Seemingly just your normal Hackney boy, Adam Deacon, rapper, writer, director, actor and most notably recipient of the 2012 BAFTA Rising Star Award, is a high achiever. On his way to fame and fortune has young Adam lost touch with his roots? Well it seems overwhelmingly safe to say that he has not. Still walking and talking with the swagger that launched a thousand rap artists, he’s obviously still Adam from the block. In fact, he’s built a career out of it.
Hanging his music and feature film hat for the time being Deacon has put his documentary-maker hoodie on, and in his sights, the public image of the British Metropolitan Police Service. If the middle class reactionary inside you screams bias at this point it would be wrong, but not completely so.
He soon introduces us to his friend and victim of police brutality, David. He also soon informs us that David’s horrendous experience was Deacon’s motivation for making this documentary. Using this case and others he paints a picture of incompetence and abuse. To balance this we get the police’s side of the story. On the way we also get to hear the views of some rather ignorant reactionaries that Deacon doesn’t challenge in the slightest.
Even if his intentions do seem genuinely honourable it’s occasionally hard to take our presenter seriously as a guide through this moral and political maze. Exuding a sort of urban vanity and only hinting at a veneer of journalistic integrity over and above that he seems a little lost. Never is this more clear than when he visits a farm and spends his entire time there limping around trying to keep his trainers clean like he’s stepping on fresh DVD pressings of Adam Deacon film Anuvahood orPayback Season starring Adam Deacon. Rick Parry he is not.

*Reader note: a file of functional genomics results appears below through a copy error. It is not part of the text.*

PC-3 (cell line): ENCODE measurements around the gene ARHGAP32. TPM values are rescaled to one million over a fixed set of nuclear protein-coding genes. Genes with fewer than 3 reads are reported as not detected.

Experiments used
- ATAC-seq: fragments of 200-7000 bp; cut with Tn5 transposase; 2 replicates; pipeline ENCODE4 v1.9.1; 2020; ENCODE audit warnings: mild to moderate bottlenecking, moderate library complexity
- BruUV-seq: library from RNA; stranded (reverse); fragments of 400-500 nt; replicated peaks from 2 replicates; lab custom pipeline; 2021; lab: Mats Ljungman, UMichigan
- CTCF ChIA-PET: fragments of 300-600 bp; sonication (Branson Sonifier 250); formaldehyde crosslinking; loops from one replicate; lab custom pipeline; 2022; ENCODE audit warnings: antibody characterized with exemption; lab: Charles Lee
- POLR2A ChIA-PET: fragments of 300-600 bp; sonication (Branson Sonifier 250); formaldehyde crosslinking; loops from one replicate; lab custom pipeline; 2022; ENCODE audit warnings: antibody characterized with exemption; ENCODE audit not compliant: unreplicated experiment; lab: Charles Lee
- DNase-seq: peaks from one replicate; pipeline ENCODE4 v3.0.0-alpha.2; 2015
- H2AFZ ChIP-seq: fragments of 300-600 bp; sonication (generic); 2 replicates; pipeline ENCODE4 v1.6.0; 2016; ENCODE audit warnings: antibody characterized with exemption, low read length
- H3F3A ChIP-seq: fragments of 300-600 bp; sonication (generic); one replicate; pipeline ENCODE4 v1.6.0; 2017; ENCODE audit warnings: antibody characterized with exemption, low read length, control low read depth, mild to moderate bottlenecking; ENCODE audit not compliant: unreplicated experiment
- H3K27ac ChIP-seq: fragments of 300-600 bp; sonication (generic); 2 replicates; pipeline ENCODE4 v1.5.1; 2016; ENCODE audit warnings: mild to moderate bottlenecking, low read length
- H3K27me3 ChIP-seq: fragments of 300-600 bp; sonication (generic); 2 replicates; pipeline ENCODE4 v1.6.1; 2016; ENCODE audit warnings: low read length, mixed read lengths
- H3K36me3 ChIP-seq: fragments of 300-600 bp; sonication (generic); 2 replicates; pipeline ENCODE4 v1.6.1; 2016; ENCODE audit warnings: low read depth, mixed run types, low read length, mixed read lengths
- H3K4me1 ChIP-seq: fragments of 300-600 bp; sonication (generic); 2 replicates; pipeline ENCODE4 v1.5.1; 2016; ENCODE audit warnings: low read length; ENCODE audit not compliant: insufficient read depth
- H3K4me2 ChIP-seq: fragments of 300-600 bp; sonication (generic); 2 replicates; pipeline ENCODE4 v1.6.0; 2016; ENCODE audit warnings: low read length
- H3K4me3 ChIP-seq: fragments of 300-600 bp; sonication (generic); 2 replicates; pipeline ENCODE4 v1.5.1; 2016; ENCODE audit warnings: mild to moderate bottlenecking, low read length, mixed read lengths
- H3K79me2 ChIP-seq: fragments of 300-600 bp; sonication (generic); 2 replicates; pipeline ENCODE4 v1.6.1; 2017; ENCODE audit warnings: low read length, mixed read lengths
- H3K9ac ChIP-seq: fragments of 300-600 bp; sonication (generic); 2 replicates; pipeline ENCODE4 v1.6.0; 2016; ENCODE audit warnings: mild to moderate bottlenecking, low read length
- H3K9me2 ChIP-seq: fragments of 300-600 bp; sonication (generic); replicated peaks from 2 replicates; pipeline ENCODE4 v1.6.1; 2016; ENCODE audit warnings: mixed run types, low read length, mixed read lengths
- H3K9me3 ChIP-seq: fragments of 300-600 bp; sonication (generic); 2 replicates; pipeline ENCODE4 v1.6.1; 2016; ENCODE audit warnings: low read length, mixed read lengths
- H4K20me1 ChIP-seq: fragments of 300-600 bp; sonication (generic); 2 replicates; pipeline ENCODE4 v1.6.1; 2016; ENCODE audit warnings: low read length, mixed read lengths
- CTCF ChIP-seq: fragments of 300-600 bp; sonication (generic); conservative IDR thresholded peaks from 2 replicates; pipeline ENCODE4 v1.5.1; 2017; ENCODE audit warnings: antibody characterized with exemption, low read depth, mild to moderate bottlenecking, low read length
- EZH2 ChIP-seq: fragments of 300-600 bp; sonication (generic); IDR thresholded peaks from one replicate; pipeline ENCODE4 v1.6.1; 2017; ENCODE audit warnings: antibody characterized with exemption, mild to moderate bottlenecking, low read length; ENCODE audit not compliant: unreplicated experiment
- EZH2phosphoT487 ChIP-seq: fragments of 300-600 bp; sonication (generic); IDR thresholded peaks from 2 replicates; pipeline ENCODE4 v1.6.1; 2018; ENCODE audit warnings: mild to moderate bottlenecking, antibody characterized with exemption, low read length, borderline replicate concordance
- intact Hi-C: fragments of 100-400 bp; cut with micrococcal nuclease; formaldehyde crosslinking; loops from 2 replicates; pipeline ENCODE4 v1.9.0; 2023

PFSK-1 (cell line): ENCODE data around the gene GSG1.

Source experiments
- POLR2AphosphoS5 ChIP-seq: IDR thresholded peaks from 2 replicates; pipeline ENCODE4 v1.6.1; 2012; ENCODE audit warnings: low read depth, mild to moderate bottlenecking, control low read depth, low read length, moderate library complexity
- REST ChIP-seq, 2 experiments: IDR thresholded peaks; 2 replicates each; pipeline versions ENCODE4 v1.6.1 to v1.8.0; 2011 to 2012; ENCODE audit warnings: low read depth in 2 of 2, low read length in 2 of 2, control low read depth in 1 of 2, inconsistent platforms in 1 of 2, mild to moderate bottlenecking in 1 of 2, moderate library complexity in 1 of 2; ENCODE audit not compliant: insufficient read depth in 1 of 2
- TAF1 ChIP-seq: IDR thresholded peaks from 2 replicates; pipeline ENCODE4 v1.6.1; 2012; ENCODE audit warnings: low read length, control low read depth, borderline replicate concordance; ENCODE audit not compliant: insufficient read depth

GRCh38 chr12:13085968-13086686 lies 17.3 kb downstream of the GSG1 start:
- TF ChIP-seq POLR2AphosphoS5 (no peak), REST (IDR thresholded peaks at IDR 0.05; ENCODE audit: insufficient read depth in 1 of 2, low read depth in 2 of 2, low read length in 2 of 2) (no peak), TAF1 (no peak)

When we talk of mainstream cultural ambassadors for what has become a largely marginalised British demographic it seems one has to reel off a list of egos. Noel Clarke, Ben Drew, Adam Deacon. They carve out a niche for themselves, carefully cultivating a fanbase as, for better or worse, self-promotion is the name of the game. So, whilst obviously talented, each of their projects relies on their being delivered with a dynamism and credibility that overshadows the side order of posturing that seems inherent to their work. This credibility is of course integral to their success but it can’t be everything and when one of them steps outside of their comfort zone they can occasionally come out with their new shoes a little muddied.
While Deacon makes admirable overtures to be even handed he seems all too at home delivering the anti-police content expected of him and more uncomfortable when delivering the pro-police side of things. Nevertheless he still conjures a compelling picture of a slice of ‘Broken Britain’. That this picture is somewhat heavy handed on one side may not satisfy his apparent remit, but it still makes for interesting viewing.